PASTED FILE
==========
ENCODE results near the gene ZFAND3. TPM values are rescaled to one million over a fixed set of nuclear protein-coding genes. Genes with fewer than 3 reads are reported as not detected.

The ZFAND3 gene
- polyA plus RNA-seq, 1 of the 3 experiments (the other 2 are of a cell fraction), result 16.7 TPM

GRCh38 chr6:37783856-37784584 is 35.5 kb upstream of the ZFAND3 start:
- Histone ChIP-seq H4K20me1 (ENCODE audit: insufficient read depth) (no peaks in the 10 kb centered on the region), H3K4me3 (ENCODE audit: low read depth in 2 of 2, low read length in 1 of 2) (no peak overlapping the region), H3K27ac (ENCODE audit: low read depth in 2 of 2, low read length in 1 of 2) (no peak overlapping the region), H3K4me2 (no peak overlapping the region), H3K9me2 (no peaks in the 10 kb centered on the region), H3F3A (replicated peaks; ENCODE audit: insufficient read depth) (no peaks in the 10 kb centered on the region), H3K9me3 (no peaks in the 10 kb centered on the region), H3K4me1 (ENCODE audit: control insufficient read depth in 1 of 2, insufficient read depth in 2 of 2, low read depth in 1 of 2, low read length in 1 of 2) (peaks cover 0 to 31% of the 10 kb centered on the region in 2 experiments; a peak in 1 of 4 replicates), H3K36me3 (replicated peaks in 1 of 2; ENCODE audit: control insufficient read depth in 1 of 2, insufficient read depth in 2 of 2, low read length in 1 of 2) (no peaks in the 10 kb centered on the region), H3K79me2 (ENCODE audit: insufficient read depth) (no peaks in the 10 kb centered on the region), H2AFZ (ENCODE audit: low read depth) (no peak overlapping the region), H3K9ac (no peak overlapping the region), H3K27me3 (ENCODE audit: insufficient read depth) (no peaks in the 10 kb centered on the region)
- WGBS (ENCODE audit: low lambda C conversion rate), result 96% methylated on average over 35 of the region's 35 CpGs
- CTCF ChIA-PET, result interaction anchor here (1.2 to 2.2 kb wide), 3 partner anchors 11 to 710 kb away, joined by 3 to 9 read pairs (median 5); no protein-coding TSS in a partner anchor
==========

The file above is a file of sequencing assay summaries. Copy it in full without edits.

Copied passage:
ENCODE results near the gene ZFAND3. TPM values are rescaled to one million over a fixed set of nuclear protein-coding genes. Genes with fewer than 3 reads are reported as not detected.

The ZFAND3 gene
- polyA plus RNA-seq, 1 of the 3 experiments (the other 2 are of a cell fraction), result 16.7 TPM

GRCh38 chr6:37783856-37784584 is 35.5 kb upstream of the ZFAND3 start:
- Histone ChIP-seq H4K20me1 (ENCODE audit: insufficient read depth) (no peaks in the 10 kb centered on the region), H3K4me3 (ENCODE audit: low read depth in 2 of 2, low read length in 1 of 2) (no peak overlapping the region), H3K27ac (ENCODE audit: low read depth in 2 of 2, low read length in 1 of 2) (no peak overlapping the region), H3K4me2 (no peak overlapping the region), H3K9me2 (no peaks in the 10 kb centered on the region), H3F3A (replicated peaks; ENCODE audit: insufficient read depth) (no peaks in the 10 kb centered on the region), H3K9me3 (no peaks in the 10 kb centered on the region), H3K4me1 (ENCODE audit: control insufficient read depth in 1 of 2, insufficient read depth in 2 of 2, low read depth in 1 of 2, low read length in 1 of 2) (peaks cover 0 to 31% of the 10 kb centered on the region in 2 experiments; a peak in 1 of 4 replicates), H3K36me3 (replicated peaks in 1 of 2; ENCODE audit: control insufficient read depth in 1 of 2, insufficient read depth in 2 of 2, low read length in 1 of 2) (no peaks in the 10 kb centered on the region), H3K79me2 (ENCODE audit: insufficient read depth) (no peaks in the 10 kb centered on the region), H2AFZ (ENCODE audit: low read depth) (no peak overlapping the region), H3K9ac (no peak overlapping the region), H3K27me3 (ENCODE audit: insufficient read depth) (no peaks in the 10 kb centered on the region)
- WGBS (ENCODE audit: low lambda C conversion rate), result 96% methylated on average over 35 of the region's 35 CpGs
- CTCF ChIA-PET, result interaction anchor here (1.2 to 2.2 kb wide), 3 partner anchors 11 to 710 kb away, joined by 3 to 9 read pairs (median 5); no protein-coding TSS in a partner anchor